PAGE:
This was done through what's known as a "tear-off" - they tore off the roof and rebuilt the 2nd story. We lived on the first floor for a few months and slept in sleeping bags on the living room floor.

One of the best things we did while the walls were open was to run 2 sets of coax cable, phone and internet to every room in the house. We also replaced all the wiring to bring it up to code (this was an old house).

How did we start? With an architect. They really know what they're doing and will work with the construction guys on your behalf.

Financing was done with a construction loan. Upon completion, I refinanced to a fixed rate mortgage.

In the early 90's my cost was about $100 / ft^2, which might be a bit low in today's prices. Figure on $125 / ft^2, which is what my current homeowner's insurance is based on. I'm in PA.
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Re: Cost of home addition? Should I do it?

Post by bombertodd » Tue Feb 02, 2016 10:36 pm

As LadyGeek mentioned I would never do it without an architect. Our architect was telling us that when an architect is involved there are special legal protections for the home owner. Basically whoever last touched it is responsible for any damages (such as a painter who painter who accidentally cuts an electrical wire).

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Re: Cost of home addition? Should I do it?

Post by patriciamgr2 » Wed Feb 03, 2016 12:22 am

Any chance of using the basement space to create a master retreat--is the bathroom down there large enough? If you're ok with being apart from the children (big issue, I know) & you have a walk out or at least a full ceiling height basement, doing some upgrades down there is likely to be cheaper. Just a thought. You won't get as much "credit" in sales price, but OTOH, it's likely to be much cheaper. If there's any way to use a private entrance to the basement, it can be more valuable on resale as a granny/nanny/roomie space.

I agree +1 zillion with the hassle of living through a remodeling on your ground floor. Dust goes everywhere; utilities get shut off; workers everywhere. Even with a minor remodel in the basement, there will be major disruptions. Who will be available to make all the decisions that need to be made if neither of you works from home, for example?

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Re: Cost of home addition? Should I do it?

Post by letsgobobby » Wed Feb 03, 2016 1:05 am

In our remodel, which sounds a lot like davebo's:

viewtopic.php?f=11&t=174514&hilit=house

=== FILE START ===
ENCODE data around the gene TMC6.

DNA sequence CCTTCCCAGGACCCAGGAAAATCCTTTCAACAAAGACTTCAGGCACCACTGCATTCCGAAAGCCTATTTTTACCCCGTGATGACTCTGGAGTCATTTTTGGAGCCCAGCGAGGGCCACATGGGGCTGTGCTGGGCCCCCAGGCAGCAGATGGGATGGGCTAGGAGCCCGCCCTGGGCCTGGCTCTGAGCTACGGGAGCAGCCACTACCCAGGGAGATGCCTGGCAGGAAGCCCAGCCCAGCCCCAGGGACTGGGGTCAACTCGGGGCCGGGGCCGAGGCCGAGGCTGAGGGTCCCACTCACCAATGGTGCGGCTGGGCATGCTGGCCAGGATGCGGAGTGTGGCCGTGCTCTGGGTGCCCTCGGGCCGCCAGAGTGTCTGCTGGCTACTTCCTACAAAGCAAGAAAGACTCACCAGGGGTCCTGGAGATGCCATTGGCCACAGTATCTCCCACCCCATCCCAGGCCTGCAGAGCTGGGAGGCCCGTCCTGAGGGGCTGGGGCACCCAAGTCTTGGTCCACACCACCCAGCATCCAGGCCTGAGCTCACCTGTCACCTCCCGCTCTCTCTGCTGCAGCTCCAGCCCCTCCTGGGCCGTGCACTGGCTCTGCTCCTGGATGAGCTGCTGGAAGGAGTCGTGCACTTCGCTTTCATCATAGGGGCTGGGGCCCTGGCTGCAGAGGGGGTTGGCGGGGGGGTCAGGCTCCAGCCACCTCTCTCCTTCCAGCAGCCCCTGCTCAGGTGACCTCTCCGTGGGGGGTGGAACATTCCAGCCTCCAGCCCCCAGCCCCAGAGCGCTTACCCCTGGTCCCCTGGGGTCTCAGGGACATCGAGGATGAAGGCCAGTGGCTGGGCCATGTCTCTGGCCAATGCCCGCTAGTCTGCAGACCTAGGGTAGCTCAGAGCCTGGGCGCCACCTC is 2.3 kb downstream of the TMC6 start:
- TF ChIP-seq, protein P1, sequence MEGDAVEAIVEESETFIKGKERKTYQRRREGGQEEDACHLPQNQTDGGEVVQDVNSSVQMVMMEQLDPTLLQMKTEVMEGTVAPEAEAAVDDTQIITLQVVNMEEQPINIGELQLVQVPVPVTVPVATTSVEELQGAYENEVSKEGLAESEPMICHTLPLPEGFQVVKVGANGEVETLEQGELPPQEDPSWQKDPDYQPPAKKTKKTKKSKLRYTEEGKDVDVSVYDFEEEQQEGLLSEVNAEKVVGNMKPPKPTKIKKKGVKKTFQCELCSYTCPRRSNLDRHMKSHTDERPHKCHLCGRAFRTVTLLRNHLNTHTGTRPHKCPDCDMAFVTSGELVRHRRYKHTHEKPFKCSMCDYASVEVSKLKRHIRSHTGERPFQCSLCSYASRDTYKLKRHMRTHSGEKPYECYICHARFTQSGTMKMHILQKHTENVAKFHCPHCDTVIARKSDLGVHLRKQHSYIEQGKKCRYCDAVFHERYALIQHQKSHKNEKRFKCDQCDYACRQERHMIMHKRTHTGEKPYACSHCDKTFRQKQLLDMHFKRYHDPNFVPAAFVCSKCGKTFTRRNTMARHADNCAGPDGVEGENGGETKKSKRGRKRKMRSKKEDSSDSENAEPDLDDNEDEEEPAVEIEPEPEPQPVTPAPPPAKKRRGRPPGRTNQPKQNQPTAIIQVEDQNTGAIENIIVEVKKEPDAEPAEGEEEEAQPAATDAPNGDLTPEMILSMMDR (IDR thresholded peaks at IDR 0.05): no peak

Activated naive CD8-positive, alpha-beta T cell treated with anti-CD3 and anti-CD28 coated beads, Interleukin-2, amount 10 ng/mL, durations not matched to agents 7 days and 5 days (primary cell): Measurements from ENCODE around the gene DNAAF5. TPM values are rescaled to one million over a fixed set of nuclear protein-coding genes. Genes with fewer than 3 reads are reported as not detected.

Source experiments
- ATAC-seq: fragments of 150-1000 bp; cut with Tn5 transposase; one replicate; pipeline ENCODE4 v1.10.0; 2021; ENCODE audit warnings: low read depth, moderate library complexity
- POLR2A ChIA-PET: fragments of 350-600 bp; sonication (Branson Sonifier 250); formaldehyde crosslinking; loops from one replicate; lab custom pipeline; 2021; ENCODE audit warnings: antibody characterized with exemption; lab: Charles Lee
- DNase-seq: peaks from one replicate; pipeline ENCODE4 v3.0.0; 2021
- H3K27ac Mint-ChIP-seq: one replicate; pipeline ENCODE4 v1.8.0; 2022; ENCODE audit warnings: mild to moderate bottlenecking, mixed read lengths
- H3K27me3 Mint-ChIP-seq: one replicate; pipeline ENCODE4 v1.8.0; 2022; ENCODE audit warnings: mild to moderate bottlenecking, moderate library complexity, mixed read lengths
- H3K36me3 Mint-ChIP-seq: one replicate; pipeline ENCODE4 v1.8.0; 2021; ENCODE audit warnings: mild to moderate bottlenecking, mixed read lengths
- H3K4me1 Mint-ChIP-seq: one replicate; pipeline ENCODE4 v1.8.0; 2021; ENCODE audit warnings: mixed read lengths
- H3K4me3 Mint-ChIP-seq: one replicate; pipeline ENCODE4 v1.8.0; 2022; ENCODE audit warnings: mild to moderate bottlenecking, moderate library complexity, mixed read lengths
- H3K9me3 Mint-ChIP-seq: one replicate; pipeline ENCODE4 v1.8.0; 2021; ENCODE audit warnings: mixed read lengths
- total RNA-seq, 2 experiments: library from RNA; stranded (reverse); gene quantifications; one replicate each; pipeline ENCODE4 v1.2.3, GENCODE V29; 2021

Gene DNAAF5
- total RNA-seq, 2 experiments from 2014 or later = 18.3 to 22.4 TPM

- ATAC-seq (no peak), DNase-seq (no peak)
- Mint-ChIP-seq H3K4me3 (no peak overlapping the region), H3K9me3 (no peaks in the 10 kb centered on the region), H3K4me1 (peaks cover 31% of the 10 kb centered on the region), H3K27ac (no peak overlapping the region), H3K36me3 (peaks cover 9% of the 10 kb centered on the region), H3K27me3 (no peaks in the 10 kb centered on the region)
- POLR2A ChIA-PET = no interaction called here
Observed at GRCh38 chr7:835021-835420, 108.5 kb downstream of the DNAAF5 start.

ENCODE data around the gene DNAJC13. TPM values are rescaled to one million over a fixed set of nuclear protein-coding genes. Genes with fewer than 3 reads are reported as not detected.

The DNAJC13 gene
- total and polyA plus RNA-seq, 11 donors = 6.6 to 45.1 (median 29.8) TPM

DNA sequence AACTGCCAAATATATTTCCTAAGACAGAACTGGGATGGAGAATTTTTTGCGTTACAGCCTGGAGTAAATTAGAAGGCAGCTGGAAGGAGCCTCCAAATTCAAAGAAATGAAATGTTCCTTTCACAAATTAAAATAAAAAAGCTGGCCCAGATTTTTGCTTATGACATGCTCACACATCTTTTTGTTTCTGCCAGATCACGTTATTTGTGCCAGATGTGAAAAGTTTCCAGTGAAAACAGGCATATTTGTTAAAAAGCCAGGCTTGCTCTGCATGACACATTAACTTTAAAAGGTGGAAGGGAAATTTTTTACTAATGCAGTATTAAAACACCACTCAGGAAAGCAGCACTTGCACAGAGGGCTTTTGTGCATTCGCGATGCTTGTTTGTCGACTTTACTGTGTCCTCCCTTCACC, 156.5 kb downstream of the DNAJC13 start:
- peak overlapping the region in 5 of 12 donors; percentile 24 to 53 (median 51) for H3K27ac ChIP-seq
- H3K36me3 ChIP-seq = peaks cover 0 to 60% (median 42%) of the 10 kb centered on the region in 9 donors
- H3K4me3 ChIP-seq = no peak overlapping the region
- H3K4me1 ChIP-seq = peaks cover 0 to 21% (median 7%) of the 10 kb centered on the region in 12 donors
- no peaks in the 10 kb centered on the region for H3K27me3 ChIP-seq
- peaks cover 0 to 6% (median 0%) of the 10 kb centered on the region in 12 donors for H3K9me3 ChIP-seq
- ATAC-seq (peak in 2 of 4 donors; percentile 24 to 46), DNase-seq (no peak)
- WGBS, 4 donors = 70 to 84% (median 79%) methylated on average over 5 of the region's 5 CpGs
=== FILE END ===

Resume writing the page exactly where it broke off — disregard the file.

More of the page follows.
we were recently told that 90% of the addition will be completed without disrupting our current living space at all. This is because they will build the additional wing almost completely before knocking down the common walls/existing stuff that we are demoing, and only then will we be impacted. Some of this has to do with the specific way our addition is being done, and what we are keeping vs what we are building new. Point is, don't assume the impact will be huge and ongoing. There may be ways to minimize it.

[note I had a math error in the above thread. The new addition will be $150k-$175k, but adding about 1300 square feet, including an office, and a master bed + bath]

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Re: Cost of home addition? Should I do it?

Post by mouses » Wed Feb 03, 2016 7:04 am

No time to read all the replies, but what struck me from the original post is why have a new bedroom built when it is just the bath that's an annoyance? Yes, I would replace the bath, it sounds like a daily annoyance.

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Re: Cost of home addition? Should I do it?

Post by Frisco Kid » Wed Feb 03, 2016 8:31 am

The cost of this proposed project is totally dependent on the area. I would look at this as a lifestyle enhancement as others have stated versus the financial gain potential. Here in the SF Bay area cost of adding square footage can be off the charts. If the rest of the house will work long term taking the term "happy wife, happy life" into consideration I would lean towards having the work done. +1 on hiring good architects and contractors as a good looking quality addition should be your goal!

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Re: Cost of home addition? Should I do it?

Post by patriciamgr2 » Wed Feb 03, 2016 8:41 am

Letsgobobby: I gather you are in the planning stages of your remodel. It would be a service to the Forum if you & others planning remodels would undertake to update your posts after the reno is complete. Expectations vs. realities on all aspects including cost. Thanks in advance. There seems to be a growing number of questions on home improvement.

[I've lived in houses that were being reno'd but I had very low expectations going in (urban camping) & always built in large contingency budgets which were used about 60% of the time.]

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Re: Cost of home addition? Should I do it?

Post by Rupert » Wed Feb 03, 2016 9:13 am

davebo wrote: